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In recent years, the Olympic games have become synonymous with sex. And the 2016 games in Rio de Janeiro are no different.

Usually, the reports focus on the hundreds of thousands of condoms that are being handed out to athletes in the Olympic Village. But this year, Nico Hines, a reporter for the Daily Beast, took that reporting to a deeply fucked-up place.

In a story published early this morning, Hines, who is straight and married, published an "exposé" that documented how he used Grindr, a gay hookup and dating app, to bait male Olympians, several of whom were closeted and live in repressive countries, and out them in the process.

Although the story was edited to remove details about the athletes after a deluge of angry tweets flooded in, the Daily Beast's editor, John Avlon, has not responded to calls to remove the post from the website.

Citizens of the internet, including our own Dan Savage, were, understandably, outraged.

Here's Slate's take on why Hines' reporting is dangerous:

With his dubious premise established, Hines proceeds to out athlete after athlete, providing enough information about each Olympian he encounters for anyone with basic Google skills to uncover their identities. (After several minutes of Googling, I surmised the identities of five of the gay athletes Hines described.) I’m not going to repeat his descriptions, because—as Hines himself acknowledges!—some of them live in “notoriously homophobic” countries and remain closeted at home.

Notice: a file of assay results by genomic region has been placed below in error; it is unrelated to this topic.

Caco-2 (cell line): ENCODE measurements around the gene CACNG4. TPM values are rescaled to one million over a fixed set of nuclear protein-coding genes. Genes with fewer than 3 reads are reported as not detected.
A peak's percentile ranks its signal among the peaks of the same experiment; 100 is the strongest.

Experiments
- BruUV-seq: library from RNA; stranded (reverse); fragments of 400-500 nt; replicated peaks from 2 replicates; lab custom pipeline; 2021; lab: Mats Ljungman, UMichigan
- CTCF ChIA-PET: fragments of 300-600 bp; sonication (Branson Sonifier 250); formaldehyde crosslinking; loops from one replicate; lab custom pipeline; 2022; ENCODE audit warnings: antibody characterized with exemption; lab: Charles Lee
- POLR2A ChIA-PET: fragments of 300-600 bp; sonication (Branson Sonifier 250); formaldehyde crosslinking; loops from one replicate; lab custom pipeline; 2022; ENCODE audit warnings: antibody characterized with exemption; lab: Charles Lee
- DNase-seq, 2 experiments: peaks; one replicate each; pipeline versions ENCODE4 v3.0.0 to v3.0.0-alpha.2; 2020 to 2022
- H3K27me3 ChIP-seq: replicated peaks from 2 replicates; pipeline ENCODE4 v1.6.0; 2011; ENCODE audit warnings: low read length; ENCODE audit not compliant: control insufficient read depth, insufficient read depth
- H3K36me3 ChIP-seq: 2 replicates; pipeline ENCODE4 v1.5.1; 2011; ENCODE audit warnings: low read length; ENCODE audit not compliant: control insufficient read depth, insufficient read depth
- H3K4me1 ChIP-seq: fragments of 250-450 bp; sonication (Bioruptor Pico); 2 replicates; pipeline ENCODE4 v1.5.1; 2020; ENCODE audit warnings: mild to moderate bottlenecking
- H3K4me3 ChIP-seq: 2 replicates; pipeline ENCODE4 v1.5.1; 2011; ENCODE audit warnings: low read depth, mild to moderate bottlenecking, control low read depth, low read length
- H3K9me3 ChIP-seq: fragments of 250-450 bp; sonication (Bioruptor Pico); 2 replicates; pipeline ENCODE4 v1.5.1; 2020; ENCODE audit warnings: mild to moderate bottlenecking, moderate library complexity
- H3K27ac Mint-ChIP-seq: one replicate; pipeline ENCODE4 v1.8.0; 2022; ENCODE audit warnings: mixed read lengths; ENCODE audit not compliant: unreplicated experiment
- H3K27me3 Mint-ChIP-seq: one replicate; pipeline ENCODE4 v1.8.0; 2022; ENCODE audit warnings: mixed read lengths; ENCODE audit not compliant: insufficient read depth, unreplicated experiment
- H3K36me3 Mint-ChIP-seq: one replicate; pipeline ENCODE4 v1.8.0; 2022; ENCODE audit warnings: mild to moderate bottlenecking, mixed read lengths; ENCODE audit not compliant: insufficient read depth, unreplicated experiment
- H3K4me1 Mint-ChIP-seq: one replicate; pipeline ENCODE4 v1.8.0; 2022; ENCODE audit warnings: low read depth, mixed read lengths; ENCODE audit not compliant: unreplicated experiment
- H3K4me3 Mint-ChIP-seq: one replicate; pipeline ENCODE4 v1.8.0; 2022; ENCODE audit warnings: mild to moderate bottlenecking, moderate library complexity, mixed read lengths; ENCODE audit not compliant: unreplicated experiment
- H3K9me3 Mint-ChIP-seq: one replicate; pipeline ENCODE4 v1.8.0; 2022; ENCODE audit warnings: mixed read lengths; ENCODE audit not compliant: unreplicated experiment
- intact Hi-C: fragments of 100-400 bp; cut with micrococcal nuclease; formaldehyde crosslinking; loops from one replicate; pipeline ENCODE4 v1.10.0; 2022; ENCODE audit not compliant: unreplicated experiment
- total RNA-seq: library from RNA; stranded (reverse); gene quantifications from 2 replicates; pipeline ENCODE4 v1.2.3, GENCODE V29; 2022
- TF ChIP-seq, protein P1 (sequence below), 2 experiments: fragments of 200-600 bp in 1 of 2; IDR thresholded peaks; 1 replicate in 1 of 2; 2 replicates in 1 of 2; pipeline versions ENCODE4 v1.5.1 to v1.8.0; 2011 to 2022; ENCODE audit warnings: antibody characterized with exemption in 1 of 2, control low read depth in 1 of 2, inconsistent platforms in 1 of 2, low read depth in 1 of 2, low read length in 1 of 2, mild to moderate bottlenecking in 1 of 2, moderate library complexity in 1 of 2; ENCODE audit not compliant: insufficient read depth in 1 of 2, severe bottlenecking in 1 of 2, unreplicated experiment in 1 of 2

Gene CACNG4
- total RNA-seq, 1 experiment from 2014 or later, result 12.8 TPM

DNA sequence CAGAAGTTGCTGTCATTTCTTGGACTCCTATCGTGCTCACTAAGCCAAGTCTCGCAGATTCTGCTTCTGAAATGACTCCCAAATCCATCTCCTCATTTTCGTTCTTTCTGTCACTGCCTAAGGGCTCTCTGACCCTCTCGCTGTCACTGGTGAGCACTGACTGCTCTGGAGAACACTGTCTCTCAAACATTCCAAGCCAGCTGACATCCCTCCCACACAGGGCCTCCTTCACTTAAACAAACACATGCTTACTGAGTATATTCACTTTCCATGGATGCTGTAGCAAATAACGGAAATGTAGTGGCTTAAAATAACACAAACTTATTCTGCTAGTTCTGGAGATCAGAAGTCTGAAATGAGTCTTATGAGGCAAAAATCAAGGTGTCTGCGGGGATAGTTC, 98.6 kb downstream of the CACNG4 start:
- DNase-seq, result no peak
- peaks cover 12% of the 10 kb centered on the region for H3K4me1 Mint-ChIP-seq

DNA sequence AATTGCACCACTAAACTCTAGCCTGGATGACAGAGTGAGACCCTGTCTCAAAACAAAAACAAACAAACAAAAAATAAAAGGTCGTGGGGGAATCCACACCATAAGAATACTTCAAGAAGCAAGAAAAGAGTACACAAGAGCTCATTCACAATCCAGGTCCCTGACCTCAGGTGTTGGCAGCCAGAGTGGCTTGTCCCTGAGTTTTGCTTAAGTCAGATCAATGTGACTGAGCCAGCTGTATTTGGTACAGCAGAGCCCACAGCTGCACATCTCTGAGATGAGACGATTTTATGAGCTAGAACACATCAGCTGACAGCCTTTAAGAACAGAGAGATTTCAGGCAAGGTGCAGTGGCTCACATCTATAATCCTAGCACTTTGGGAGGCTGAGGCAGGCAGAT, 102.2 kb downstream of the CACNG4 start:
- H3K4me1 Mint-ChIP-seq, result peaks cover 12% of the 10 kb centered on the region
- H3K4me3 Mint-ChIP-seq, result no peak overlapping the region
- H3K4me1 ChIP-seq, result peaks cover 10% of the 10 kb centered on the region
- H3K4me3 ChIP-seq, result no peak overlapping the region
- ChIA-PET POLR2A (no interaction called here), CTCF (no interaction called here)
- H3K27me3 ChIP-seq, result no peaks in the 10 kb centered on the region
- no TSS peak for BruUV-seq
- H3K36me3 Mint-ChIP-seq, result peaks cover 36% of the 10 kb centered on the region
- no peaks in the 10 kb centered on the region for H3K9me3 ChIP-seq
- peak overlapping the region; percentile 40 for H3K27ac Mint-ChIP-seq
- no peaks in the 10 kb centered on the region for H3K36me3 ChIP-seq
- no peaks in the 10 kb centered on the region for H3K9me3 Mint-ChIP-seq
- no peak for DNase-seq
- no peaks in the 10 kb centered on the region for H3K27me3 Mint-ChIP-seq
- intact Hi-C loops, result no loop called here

Currently, same-sex sexual contact is illegal in 74 countries and punishable by death in 16 countries.

More from Slate:

[T]he offensive purpose of Hines’ article is really the least of its problems. Far worse is the actual damage it will likely cause to real, live human beings—inevitable consequences that Hines blithely ignored. Several athletes who are closeted at home (and possibly to their own teammates) will wake up on Thursday morning to the news that the Daily Beast has outed them. Their teammates could ostracize and alienate them; their families could disown them; their countries could imprison them. And for what? A homophobic article about how a straight guy conned gay Olympians from anti-gay countries into hitting on him through Grindr? Hines’ article is a dangerous disaster, a wildly unethical train wreck that should be taken down immediately for the sake of its duped subjects. Hines may view his Grindr-baiting as all fun and games. For the victims of his unprincipled journalism, however, his nasty little piece has the power to ruin lives.

According to the Society of Professional Journalists's code of ethics, "ethical journalism treats sources, subjects, colleagues and members of the public as human beings deserving of respect."

Clearly, Hines’ “story” is in clear violation of journalistic standards and, most importantly, basic human decency.